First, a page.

Sramana Mitra: Let’s start with the step-by-step journey of how you put all the pieces together to make this happen. When you quit InQuira, what was the first thing that you did? Who left with you? Who were the co-founders?
Ray Grainger: The co-founders were colleagues who I had met at InQuira. One is named Sean Crafts. The other is Roger Neel. Roger was a technical co-founder, so he had a very strong background in software engineering. Sean, interestingly enough, had a graduate degree in law. He was an attorney by education, but hadn’t yet passed the bar.
I had two very complementary partners, which I think was foundational to the success that we had. We had a technology co-founder and a practicing attorney. As you know if you’re somebody with a law degree in a startup, you’re corporate counsel. You do every deal and every contract. We all worked really well together in a complementary way at InQuira. We all got together around the spring of 2008 and I presented my concept to Sean. Immediately he said, “I love the idea. I’m in.” I wasn’t necessarily looking for a partner yet. I said, “Sean, you have five children. You’ve got no business doing a startup.” He said, “No, I’m in. I’ll manage it.”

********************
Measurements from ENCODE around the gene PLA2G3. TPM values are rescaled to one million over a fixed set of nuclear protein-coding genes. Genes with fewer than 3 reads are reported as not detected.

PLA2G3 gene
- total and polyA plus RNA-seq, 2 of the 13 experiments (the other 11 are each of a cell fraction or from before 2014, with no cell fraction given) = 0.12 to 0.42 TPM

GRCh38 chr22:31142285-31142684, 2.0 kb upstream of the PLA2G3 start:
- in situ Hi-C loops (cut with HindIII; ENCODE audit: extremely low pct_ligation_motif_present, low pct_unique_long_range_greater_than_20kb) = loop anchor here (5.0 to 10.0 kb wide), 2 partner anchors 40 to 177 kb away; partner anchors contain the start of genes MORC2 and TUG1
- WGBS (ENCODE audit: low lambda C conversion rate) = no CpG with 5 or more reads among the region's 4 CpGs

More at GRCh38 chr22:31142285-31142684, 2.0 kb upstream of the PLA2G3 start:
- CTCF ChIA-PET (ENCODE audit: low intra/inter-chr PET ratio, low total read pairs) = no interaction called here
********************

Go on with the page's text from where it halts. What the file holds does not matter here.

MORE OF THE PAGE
We got on the phone with Roger. We knew we needed a technical co-founder. Roger wanted to be involved. He was going to get married in September. Both of them wanted to wait until we were a little bit more baked in our concept. Roger got married in September 2008. The next month, as you may recall, the financial crisis hit. The economy was going off the cliff.
Sramana Mitra: How did you deal with that situation? At that time, your first order of business was to build this platform. You can’t even validate the concept without having a platform.
Ray Grainger: That’s correct.
Sramana Mitra: The economic crisis didn’t really matter. You and your co-founders had to sit down and design a product. That would take several months.
Ray Grainger: Right. The only thing that we didn’t have was money. Fortunately enough, we sold some of our assets several months before the financial crisis hit hard. We had our seed capital in cash.
Sramana Mitra: The Oracle transaction happened after the financial crisis?
Ray Grainger: The founding seed capital principally from our co-founders and a lot of it was from me selling a considerable amount of Accenture stock prior to the crash. Frankly, I don’t know what we would have done had we not done that.
Sramana Mitra: You financed basically the seed capital of Mavenlink.
Ray Grainger: That’s correct.
Sramana Mitra: How long did it take you to do an MVP with which you could start transacting?
Ray Grainger: We partnered with a company in Silicon Valley called Pivotal Labs. With the crash, we had incredible rates. That all worked out well. It took us from January 2009 until mid April of 2009. We had, what we felt, a minimum viable product that tested all the concepts of Mavenlink. We marketed it and acquired about a thousand participants to test everything out.